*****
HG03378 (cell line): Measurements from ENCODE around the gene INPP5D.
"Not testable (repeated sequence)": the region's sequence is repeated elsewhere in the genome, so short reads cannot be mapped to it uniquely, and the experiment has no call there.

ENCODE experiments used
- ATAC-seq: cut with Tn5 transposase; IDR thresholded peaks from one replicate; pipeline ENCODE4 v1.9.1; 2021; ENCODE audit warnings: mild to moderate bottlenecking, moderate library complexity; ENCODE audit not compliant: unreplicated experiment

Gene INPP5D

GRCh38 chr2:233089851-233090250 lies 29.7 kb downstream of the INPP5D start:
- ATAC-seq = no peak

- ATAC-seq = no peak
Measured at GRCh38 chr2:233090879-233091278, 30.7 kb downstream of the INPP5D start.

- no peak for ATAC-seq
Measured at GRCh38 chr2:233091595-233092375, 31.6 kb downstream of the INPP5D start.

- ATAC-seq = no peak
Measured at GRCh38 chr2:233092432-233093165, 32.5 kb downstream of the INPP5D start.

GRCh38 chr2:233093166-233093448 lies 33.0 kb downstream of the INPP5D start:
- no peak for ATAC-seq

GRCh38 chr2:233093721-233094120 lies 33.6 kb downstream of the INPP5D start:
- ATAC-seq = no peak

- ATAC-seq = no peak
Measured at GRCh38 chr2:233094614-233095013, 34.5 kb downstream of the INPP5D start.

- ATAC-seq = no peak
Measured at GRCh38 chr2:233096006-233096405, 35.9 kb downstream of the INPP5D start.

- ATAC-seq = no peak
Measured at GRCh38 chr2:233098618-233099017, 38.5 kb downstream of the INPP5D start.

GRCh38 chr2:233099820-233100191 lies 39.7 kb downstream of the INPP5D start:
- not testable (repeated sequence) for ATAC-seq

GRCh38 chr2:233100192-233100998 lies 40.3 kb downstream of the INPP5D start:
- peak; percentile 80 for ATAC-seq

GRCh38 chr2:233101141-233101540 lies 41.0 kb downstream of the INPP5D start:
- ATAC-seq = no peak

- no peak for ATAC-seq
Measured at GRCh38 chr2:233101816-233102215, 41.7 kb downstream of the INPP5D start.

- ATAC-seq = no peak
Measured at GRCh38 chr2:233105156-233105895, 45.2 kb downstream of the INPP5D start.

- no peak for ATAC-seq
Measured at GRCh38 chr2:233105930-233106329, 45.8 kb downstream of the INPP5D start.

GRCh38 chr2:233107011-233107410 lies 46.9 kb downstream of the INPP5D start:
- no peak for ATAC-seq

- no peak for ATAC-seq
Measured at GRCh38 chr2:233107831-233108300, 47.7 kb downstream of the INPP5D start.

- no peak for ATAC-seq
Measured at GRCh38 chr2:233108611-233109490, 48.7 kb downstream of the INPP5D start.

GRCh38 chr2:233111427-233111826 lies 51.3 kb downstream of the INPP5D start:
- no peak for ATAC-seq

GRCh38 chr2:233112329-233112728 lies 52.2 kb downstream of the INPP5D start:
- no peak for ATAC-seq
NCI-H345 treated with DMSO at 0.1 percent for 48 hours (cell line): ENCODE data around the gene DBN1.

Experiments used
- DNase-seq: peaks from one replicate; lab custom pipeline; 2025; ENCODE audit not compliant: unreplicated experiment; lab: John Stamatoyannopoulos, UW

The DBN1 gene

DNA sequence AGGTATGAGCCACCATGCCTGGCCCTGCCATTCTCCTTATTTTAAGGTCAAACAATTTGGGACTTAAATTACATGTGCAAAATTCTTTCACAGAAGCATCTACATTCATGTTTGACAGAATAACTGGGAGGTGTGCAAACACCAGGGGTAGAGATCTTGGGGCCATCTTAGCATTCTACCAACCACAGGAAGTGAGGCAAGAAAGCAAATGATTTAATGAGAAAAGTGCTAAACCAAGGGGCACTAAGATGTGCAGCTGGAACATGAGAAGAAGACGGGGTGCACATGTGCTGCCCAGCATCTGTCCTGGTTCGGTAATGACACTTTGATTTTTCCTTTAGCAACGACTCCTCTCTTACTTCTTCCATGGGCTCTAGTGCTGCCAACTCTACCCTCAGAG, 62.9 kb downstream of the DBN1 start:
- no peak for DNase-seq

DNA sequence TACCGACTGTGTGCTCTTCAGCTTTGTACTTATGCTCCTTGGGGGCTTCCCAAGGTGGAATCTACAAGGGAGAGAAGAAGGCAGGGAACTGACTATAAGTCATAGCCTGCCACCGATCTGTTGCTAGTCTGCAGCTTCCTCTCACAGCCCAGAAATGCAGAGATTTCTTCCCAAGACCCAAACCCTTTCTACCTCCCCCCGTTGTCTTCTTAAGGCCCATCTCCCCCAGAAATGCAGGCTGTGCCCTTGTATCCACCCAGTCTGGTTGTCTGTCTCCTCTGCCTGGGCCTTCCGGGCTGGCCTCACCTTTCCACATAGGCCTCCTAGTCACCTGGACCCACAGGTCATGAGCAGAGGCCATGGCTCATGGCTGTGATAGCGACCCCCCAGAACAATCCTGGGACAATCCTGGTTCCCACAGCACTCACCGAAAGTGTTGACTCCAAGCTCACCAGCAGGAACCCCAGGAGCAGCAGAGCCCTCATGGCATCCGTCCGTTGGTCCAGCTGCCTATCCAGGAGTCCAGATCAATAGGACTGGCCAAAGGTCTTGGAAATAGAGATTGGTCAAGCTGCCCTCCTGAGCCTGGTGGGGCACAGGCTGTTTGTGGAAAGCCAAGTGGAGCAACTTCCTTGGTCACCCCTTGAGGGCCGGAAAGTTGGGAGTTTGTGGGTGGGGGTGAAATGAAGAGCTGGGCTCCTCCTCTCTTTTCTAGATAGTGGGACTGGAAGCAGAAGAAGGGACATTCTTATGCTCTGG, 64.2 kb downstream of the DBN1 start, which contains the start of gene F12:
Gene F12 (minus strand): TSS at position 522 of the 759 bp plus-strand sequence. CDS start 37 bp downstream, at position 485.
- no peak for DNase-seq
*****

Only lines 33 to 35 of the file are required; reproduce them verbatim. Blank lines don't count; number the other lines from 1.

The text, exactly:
Measured at GRCh38 chr2:233105156-233105895, 45.2 kb downstream of the INPP5D start.

- no peak for ATAC-seq
Measured at GRCh38 chr2:233105930-233106329, 45.8 kb downstream of the INPP5D start.